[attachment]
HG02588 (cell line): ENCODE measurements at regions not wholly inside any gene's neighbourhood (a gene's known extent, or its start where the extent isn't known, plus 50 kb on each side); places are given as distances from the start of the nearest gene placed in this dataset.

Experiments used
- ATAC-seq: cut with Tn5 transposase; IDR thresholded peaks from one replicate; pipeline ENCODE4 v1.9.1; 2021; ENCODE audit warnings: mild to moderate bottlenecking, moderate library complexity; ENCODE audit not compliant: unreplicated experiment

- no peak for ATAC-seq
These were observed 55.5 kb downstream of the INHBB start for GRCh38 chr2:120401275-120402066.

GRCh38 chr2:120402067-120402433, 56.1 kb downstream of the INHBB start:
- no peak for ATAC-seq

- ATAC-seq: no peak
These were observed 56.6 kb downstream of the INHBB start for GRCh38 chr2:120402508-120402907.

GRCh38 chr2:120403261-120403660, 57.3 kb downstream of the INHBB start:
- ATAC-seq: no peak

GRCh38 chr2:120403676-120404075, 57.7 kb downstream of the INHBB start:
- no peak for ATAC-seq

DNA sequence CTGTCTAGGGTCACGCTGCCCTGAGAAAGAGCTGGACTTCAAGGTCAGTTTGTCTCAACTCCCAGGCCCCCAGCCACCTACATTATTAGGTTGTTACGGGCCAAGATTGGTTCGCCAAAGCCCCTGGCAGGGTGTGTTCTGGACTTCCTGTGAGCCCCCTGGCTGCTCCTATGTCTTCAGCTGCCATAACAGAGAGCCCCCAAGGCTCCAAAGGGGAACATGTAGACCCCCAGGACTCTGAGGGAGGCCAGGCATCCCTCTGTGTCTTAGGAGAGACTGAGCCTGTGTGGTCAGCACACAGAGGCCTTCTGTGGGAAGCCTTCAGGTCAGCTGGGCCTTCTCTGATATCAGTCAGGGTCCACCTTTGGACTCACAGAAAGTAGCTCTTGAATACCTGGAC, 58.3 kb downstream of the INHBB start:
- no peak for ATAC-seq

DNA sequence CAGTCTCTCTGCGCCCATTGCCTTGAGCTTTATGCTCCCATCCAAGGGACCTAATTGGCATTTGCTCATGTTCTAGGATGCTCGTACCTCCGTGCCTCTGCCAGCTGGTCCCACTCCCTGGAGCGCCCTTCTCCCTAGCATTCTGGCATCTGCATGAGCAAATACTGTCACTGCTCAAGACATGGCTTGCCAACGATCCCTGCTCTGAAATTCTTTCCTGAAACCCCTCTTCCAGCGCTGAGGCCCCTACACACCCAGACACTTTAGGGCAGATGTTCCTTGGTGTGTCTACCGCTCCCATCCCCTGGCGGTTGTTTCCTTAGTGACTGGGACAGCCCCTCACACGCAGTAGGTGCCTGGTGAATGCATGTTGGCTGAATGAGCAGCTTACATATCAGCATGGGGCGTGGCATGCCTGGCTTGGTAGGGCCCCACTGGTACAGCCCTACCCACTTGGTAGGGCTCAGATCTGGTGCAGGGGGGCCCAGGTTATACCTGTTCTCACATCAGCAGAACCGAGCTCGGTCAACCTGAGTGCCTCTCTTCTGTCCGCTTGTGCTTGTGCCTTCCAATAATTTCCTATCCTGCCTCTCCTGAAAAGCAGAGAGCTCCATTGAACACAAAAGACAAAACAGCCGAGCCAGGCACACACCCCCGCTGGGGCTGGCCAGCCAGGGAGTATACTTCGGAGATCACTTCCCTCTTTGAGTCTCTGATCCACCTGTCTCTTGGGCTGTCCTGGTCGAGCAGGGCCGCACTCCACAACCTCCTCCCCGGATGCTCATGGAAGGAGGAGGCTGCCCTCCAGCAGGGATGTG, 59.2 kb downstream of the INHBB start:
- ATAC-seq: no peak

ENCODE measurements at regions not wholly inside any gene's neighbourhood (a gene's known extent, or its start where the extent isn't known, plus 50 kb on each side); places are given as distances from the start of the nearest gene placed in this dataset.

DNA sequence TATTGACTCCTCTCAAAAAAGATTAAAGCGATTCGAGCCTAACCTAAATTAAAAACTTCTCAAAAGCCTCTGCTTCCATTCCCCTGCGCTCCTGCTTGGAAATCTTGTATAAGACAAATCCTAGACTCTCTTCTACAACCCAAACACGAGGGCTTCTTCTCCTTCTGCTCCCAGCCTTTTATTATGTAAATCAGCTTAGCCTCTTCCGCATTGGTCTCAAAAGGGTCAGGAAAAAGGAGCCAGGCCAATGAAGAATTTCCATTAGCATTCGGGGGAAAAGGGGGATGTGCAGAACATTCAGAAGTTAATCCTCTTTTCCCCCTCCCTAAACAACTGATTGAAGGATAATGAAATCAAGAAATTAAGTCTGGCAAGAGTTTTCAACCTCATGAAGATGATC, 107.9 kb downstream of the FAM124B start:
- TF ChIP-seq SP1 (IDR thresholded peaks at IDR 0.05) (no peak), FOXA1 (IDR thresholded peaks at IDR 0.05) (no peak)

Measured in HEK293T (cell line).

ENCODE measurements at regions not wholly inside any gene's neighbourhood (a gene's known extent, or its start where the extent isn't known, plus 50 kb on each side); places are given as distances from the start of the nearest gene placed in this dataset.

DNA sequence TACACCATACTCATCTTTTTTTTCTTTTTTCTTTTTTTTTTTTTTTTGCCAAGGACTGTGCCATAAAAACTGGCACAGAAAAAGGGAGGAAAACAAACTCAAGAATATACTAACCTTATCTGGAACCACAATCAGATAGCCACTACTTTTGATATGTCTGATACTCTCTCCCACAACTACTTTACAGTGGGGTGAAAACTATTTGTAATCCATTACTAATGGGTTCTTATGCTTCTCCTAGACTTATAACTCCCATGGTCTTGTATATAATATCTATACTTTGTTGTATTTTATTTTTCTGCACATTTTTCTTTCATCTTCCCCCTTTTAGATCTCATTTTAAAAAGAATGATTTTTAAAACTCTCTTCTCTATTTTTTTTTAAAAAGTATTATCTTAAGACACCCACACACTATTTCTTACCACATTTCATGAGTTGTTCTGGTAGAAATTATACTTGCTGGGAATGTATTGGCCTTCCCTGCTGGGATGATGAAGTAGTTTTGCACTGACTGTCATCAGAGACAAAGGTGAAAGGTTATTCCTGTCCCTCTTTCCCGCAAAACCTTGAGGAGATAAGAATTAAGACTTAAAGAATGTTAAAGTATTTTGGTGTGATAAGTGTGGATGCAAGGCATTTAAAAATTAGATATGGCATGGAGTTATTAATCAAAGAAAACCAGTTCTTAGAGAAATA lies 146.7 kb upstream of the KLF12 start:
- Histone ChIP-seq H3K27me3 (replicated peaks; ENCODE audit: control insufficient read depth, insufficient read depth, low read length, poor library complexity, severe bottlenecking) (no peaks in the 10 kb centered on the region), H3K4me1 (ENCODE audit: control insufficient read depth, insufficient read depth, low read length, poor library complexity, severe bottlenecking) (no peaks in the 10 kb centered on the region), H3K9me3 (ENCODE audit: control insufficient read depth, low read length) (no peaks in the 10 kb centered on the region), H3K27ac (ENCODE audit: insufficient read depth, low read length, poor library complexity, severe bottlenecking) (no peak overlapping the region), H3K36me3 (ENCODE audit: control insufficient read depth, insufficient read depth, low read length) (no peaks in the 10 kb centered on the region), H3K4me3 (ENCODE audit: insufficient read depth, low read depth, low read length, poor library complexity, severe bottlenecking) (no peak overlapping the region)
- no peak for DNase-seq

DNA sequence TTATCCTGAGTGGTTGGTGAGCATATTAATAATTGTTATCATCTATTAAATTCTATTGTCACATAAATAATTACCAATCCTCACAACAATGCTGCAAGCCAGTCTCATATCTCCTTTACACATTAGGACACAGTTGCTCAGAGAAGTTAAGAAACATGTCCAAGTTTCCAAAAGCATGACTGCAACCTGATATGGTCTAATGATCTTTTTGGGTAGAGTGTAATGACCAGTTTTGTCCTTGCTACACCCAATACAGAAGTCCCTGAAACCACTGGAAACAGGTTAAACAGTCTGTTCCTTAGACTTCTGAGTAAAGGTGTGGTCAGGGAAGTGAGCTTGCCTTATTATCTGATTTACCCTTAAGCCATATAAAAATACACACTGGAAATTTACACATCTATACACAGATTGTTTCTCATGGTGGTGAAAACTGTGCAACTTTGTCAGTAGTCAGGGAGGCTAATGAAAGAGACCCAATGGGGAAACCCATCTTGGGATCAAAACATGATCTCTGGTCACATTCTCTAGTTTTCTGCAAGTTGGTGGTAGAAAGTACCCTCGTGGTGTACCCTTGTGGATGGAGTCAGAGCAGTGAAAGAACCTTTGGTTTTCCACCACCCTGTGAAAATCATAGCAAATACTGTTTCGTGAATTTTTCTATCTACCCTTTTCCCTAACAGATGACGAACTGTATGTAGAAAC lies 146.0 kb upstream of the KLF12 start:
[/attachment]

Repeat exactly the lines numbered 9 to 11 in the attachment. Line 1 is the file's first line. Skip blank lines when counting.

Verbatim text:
These were observed 56.6 kb downstream of the INHBB start for GRCh38 chr2:120402508-120402907.

GRCh38 chr2:120403261-120403660, 57.3 kb downstream of the INHBB start:
- ATAC-seq: no peak